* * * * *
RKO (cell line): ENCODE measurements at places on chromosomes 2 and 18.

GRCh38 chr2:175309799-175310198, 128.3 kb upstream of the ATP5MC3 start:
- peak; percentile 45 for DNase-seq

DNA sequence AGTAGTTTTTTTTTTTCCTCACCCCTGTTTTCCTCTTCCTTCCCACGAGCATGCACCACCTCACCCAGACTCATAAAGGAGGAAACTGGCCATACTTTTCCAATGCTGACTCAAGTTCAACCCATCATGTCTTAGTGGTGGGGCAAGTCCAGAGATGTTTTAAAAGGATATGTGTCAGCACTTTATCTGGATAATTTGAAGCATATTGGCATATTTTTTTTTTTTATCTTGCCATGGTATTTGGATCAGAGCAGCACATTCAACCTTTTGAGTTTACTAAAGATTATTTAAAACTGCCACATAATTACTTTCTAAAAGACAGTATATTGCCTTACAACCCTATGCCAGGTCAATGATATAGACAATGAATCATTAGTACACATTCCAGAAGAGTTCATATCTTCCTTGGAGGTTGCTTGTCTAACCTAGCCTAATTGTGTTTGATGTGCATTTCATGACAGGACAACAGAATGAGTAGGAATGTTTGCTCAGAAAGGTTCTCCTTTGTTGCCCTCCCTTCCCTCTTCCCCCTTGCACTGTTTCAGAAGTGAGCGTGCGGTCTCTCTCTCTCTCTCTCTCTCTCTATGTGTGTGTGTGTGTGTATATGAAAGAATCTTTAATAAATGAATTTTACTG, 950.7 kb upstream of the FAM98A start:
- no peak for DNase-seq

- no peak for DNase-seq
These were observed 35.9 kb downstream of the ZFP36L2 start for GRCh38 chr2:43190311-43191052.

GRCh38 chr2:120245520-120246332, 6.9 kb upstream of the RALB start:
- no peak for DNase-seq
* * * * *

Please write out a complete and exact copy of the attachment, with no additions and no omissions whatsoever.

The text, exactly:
RKO (cell line): ENCODE measurements at places on chromosomes 2 and 18.

GRCh38 chr2:175309799-175310198, 128.3 kb upstream of the ATP5MC3 start:
- peak; percentile 45 for DNase-seq

DNA sequence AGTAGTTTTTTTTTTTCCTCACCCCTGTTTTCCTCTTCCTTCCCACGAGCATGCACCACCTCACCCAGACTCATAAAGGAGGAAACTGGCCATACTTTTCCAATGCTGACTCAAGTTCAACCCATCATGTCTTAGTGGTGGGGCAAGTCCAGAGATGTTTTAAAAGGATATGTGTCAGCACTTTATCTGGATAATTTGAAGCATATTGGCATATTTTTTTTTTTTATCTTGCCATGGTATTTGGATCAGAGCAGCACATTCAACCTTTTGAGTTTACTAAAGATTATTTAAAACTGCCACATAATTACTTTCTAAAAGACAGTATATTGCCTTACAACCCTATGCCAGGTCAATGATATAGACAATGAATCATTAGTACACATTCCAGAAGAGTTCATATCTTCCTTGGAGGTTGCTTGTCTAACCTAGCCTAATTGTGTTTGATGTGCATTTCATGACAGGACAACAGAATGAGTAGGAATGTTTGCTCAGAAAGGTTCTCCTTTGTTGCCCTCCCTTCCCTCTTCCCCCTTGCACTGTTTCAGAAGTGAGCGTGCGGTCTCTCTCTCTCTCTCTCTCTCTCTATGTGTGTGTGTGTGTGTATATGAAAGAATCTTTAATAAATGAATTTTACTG, 950.7 kb upstream of the FAM98A start:
- no peak for DNase-seq

- no peak for DNase-seq
These were observed 35.9 kb downstream of the ZFP36L2 start for GRCh38 chr2:43190311-43191052.

GRCh38 chr2:120245520-120246332, 6.9 kb upstream of the RALB start:
- no peak for DNase-seq